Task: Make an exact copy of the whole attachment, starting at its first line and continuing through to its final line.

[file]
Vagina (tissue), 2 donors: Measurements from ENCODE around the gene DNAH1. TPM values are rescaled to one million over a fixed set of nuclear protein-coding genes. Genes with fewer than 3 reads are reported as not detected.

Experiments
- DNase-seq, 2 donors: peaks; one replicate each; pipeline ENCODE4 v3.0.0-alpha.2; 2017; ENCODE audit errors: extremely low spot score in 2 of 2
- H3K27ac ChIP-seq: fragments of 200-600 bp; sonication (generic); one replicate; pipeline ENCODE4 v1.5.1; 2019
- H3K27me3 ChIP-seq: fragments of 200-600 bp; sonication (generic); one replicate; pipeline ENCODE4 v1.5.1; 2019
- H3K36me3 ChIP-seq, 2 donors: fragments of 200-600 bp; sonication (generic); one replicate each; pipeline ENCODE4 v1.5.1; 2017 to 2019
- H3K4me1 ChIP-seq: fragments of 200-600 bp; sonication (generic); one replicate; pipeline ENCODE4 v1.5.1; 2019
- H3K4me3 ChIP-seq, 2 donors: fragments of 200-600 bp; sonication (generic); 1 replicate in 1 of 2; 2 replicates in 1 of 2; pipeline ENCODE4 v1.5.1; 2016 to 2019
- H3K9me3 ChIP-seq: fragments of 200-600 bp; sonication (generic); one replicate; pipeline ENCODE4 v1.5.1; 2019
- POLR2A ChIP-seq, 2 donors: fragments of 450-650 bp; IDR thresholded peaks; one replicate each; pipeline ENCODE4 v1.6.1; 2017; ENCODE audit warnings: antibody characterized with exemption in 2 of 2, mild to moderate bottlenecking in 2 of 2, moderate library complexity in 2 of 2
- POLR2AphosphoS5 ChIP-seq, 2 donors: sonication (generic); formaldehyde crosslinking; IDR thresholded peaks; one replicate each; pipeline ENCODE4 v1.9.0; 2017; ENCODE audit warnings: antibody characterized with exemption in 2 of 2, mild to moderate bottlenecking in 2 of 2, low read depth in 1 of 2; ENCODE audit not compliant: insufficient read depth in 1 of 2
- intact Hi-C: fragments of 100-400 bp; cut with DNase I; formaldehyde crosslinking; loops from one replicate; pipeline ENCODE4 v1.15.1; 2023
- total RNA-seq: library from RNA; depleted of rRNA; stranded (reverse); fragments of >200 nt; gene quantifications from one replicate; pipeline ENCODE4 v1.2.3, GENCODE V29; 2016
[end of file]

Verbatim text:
Vagina (tissue), 2 donors: Measurements from ENCODE around the gene DNAH1. TPM values are rescaled to one million over a fixed set of nuclear protein-coding genes. Genes with fewer than 3 reads are reported as not detected.

Experiments
- DNase-seq, 2 donors: peaks; one replicate each; pipeline ENCODE4 v3.0.0-alpha.2; 2017; ENCODE audit errors: extremely low spot score in 2 of 2
- H3K27ac ChIP-seq: fragments of 200-600 bp; sonication (generic); one replicate; pipeline ENCODE4 v1.5.1; 2019
- H3K27me3 ChIP-seq: fragments of 200-600 bp; sonication (generic); one replicate; pipeline ENCODE4 v1.5.1; 2019
- H3K36me3 ChIP-seq, 2 donors: fragments of 200-600 bp; sonication (generic); one replicate each; pipeline ENCODE4 v1.5.1; 2017 to 2019
- H3K4me1 ChIP-seq: fragments of 200-600 bp; sonication (generic); one replicate; pipeline ENCODE4 v1.5.1; 2019
- H3K4me3 ChIP-seq, 2 donors: fragments of 200-600 bp; sonication (generic); 1 replicate in 1 of 2; 2 replicates in 1 of 2; pipeline ENCODE4 v1.5.1; 2016 to 2019
- H3K9me3 ChIP-seq: fragments of 200-600 bp; sonication (generic); one replicate; pipeline ENCODE4 v1.5.1; 2019
- POLR2A ChIP-seq, 2 donors: fragments of 450-650 bp; IDR thresholded peaks; one replicate each; pipeline ENCODE4 v1.6.1; 2017; ENCODE audit warnings: antibody characterized with exemption in 2 of 2, mild to moderate bottlenecking in 2 of 2, moderate library complexity in 2 of 2
- POLR2AphosphoS5 ChIP-seq, 2 donors: sonication (generic); formaldehyde crosslinking; IDR thresholded peaks; one replicate each; pipeline ENCODE4 v1.9.0; 2017; ENCODE audit warnings: antibody characterized with exemption in 2 of 2, mild to moderate bottlenecking in 2 of 2, low read depth in 1 of 2; ENCODE audit not compliant: insufficient read depth in 1 of 2
- intact Hi-C: fragments of 100-400 bp; cut with DNase I; formaldehyde crosslinking; loops from one replicate; pipeline ENCODE4 v1.15.1; 2023
- total RNA-seq: library from RNA; depleted of rRNA; stranded (reverse); fragments of >200 nt; gene quantifications from one replicate; pipeline ENCODE4 v1.2.3, GENCODE V29; 2016